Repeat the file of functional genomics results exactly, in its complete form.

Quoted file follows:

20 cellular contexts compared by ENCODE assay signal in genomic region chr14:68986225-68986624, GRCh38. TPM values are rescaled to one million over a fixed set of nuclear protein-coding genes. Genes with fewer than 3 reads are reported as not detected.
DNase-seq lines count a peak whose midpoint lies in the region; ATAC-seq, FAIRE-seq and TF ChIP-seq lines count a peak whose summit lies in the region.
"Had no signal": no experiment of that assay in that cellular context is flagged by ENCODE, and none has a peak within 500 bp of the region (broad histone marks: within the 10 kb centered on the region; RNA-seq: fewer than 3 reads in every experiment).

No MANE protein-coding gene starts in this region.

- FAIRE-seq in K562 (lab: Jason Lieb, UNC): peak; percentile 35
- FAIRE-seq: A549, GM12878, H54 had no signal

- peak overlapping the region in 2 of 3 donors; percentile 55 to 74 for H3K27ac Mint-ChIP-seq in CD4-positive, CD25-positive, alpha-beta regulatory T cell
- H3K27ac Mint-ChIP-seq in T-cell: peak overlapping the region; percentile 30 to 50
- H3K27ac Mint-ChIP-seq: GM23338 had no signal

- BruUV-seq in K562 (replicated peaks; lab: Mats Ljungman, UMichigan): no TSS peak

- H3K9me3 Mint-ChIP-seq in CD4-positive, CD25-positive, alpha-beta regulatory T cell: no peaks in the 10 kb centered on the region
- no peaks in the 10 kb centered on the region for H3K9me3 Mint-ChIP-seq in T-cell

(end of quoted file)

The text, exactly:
20 cellular contexts compared by ENCODE assay signal in genomic region chr14:68986225-68986624, GRCh38. TPM values are rescaled to one million over a fixed set of nuclear protein-coding genes. Genes with fewer than 3 reads are reported as not detected.
DNase-seq lines count a peak whose midpoint lies in the region; ATAC-seq, FAIRE-seq and TF ChIP-seq lines count a peak whose summit lies in the region.
"Had no signal": no experiment of that assay in that cellular context is flagged by ENCODE, and none has a peak within 500 bp of the region (broad histone marks: within the 10 kb centered on the region; RNA-seq: fewer than 3 reads in every experiment).

No MANE protein-coding gene starts in this region.

- FAIRE-seq in K562 (lab: Jason Lieb, UNC): peak; percentile 35
- FAIRE-seq: A549, GM12878, H54 had no signal

- peak overlapping the region in 2 of 3 donors; percentile 55 to 74 for H3K27ac Mint-ChIP-seq in CD4-positive, CD25-positive, alpha-beta regulatory T cell
- H3K27ac Mint-ChIP-seq in T-cell: peak overlapping the region; percentile 30 to 50
- H3K27ac Mint-ChIP-seq: GM23338 had no signal

- BruUV-seq in K562 (replicated peaks; lab: Mats Ljungman, UMichigan): no TSS peak

- H3K9me3 Mint-ChIP-seq in CD4-positive, CD25-positive, alpha-beta regulatory T cell: no peaks in the 10 kb centered on the region
- no peaks in the 10 kb centered on the region for H3K9me3 Mint-ChIP-seq in T-cell